Europe

ILN Partners on Competition Policy Event

Competition Policy
Need for a paradigm shift?
23 May 2019 | Chatham House, London

The annual Chatham House Competition Policy conference will assess how a range of public interest considerations — such as unemployment, discrimination or protection of small businesses — and rapidly evolving marketplaces, are reshaping thinking on antitrust policy and the regulation of markets to the extent that changes to the scope and nature of the consumer welfare standard are being advocated.

Confirmed speakers so far include:

  • Cecilio Madero Villarejo, Deputy Director-General, DG Competition, European Commission
  • Andreas Mundt, President, Bundeskartellamt
  • Sarah Cardell, General Counsel, Competition and Markets Authority
  • Makan Delrahim, Assistant Attorney General, Antitrust Division, US Department of Justice

See all speakers and read the agenda on the conference webpage: https://cht.hm/2MlHQXm

Book online: https://cht.hm/2R0S7ZD

Contact: Charlie Burnett Rae – cburnettrae@chathamhouse.org or +44 (0)20 7957 5727

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Don’t Be Late! Court finds a genuine mistake is no justification

In a timeous reminder of the importance of adhering to court deadlines, in BMCE Bank International Plc v Phoenix Commodities PVT Ltd & Anor[1] the court refused an application for relief from sanctions where a costs budget was served late a consequence of which the defaulting party was to be limited to only recovering court fees in the event of success at trial. This was despite an undertaking by the defaulting party’s solicitors to cover both parties’ costs on an indemnity basis for the CCMC and a further CCMC if required, regardless of the outcome of those hearings.

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Mutual EU-Japan adequacy decision now in force

The EU and Japan have today announced a new personal data adequacy agreement between the two parties. This agreement will allow personal data to flow freely between the two parties on the basis that there are strong protective guarantees in place.

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‘Practical Completion’ – Is your definition practically complete?

‘Practical Completion’ (PC) plays an important role on construction projects, often signifying the release of retention monies, ending the contractor’s liability for liquidated damages, commencing the defects liability period and passing possession of the works to the employer. The term is almost universally used in the construction industry, yet, despite its significance, is not legally defined and is readily left undefined in building contracts. What then does the term PC actually mean? This question was recently considered in Mears v Costplan.[1]

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Even the General Meeting Can Change its Mind

The general meeting of a company can now lawfully amend its previously adopted resolutions. This is especially good news for those shareholders who wish to withdraw extra dividend from their subsidiary mid-year.

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A Favorable Tightening of the Rules? The Rules on Thin Capitalisation are Changing

Due to an EU directive adopted last year, certain rules on corporate tax are changing with effect from 2019 – including the provisions on interest deduction due to “thin capitalisation.” Although the purpose of the directive was to defeat tax avoidance and tighten up the tax regulations, the new rules on interest deduction are actually becoming more of a blessing than a curse for businesses in Hungary.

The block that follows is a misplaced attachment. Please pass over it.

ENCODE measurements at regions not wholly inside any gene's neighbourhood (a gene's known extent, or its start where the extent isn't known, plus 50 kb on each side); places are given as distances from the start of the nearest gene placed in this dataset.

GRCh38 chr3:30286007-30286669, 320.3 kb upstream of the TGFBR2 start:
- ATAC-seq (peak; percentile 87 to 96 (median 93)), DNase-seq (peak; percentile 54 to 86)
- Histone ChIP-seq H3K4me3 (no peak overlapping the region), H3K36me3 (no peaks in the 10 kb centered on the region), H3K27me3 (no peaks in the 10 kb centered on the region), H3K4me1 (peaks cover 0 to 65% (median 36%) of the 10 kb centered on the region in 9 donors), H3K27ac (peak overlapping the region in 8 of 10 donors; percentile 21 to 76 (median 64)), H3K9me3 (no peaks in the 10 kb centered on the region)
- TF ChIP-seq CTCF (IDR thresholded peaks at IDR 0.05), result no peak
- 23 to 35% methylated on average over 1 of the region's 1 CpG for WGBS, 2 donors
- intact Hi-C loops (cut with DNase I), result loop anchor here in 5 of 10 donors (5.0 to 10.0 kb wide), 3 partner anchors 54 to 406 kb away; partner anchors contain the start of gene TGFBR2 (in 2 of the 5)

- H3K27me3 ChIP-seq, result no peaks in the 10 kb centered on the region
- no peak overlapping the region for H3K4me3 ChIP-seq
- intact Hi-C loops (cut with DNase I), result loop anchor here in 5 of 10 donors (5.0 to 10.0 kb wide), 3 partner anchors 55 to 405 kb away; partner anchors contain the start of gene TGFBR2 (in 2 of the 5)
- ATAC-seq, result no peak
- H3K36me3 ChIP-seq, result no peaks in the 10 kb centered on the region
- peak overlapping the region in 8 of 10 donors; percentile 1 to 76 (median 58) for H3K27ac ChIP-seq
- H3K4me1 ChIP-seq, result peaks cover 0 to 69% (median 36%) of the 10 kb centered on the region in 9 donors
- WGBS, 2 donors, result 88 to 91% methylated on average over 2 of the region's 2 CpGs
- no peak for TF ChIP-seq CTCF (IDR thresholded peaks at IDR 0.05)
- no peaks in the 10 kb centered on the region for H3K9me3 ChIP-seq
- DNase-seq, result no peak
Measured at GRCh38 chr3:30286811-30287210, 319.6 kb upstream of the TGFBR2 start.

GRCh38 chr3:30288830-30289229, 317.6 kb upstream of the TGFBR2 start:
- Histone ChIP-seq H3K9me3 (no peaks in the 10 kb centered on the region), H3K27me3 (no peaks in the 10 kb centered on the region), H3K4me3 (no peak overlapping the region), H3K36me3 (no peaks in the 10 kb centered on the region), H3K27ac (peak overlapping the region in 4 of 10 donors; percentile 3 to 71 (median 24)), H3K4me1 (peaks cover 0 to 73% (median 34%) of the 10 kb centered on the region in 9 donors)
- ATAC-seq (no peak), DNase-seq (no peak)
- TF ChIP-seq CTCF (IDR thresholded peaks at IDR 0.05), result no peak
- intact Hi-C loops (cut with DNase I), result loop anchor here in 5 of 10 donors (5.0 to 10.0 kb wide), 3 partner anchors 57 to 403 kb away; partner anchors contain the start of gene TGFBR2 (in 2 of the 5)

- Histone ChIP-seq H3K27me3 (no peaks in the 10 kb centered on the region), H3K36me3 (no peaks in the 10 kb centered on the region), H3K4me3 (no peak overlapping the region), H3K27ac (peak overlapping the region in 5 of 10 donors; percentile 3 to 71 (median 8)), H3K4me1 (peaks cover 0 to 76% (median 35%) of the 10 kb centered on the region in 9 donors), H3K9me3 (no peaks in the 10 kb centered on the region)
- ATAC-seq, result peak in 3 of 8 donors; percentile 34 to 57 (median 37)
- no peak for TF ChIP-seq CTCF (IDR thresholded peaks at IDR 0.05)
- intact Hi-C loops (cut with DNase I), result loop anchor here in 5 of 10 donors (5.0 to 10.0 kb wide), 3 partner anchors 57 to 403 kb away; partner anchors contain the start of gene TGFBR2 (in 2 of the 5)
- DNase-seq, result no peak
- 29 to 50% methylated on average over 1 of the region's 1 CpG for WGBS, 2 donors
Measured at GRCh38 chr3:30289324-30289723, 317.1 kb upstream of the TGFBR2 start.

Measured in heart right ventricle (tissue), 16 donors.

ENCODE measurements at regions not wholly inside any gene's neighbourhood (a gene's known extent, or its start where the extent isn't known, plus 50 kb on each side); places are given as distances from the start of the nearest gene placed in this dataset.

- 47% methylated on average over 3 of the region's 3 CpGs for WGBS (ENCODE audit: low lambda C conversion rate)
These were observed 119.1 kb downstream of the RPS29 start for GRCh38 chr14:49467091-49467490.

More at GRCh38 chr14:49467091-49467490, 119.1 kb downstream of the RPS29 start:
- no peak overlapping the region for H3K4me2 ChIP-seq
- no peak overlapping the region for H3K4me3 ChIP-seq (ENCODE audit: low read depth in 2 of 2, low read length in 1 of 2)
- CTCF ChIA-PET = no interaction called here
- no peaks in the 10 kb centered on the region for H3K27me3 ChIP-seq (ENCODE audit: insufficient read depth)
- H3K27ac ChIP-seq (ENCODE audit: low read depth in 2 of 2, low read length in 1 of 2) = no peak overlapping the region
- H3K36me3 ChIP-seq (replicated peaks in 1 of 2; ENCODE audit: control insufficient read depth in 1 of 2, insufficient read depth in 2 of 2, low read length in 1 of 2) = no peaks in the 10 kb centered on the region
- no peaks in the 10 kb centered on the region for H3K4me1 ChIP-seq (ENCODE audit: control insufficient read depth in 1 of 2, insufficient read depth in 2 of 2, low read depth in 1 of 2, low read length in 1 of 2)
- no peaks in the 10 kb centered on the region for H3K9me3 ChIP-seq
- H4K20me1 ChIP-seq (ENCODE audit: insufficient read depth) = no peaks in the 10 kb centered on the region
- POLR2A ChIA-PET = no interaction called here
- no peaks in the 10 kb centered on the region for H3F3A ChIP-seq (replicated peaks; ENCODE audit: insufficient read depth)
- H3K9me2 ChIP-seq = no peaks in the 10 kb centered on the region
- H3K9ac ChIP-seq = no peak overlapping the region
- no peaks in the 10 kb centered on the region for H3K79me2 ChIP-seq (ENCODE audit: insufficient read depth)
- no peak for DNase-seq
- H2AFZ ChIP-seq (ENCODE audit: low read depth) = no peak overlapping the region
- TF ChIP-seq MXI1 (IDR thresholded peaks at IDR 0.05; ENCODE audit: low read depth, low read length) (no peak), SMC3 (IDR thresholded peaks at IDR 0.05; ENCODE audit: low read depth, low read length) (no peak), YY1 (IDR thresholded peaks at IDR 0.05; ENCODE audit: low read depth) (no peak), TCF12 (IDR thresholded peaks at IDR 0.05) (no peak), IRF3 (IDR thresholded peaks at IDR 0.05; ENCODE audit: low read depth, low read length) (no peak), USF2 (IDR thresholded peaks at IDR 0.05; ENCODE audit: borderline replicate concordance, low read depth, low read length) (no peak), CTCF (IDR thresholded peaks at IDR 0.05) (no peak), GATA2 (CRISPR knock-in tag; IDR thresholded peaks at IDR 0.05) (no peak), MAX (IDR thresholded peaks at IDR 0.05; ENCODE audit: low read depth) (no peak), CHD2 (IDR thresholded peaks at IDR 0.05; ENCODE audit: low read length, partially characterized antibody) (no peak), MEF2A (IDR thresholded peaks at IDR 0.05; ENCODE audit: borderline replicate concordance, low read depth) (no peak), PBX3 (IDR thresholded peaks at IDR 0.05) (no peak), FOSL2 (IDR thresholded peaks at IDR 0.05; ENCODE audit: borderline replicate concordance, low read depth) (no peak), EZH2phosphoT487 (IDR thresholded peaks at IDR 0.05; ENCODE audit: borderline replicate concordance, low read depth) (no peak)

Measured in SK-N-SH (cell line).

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What’s settled in the board room stays in the board room. Or does it?

The Court of Appeal has handed down another significant judgment on the topic of legal professional privilege. In WH Holding Ltd & Anor v E20 Stadium LLP[1], the Court clarified that litigation privilege does not extend to purely commercial communications within a company discussing proposals for settlement. The decision also addresses the Court’s approach to applications for inspection where a claim for privilege is challenged.

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Jalsovszky-new practice area, new partner

Jalsovszky has started a new litigation team as a separate practice group. At the same time, we are also proud to announce an organizational change: our attorney Tamás Fehér will continue his career as a partner of Jalsovszky.

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Algemene voorwaarden: dat kan niet misgaan zou je denken

In de bouw wordt veel gebruik gemaakt van algemene voorwaarden. Het is niet moeilijk om ze goed op de overeenkomst van toepassing te laten zijn, maar toch gaat het nog wel eens mis. Onnodig. Daarom deze bijdrage.

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GDPR and Wills?

Many of you will now be aware of the introduction of the new EU General Data Protection Regulation (‘GDPR’) on 25 May 2018 which applies to all business and organisations which hold data in relation to private individuals. The new rules have raised an interesting query – do solicitors and other professional advisers holding wills on behalf of their clients have an obligation to send beneficiaries named in a will a ‘privacy notice’ informing them that the adviser is holding information about them? Do they need to tell them that they are in fact beneficiaries?

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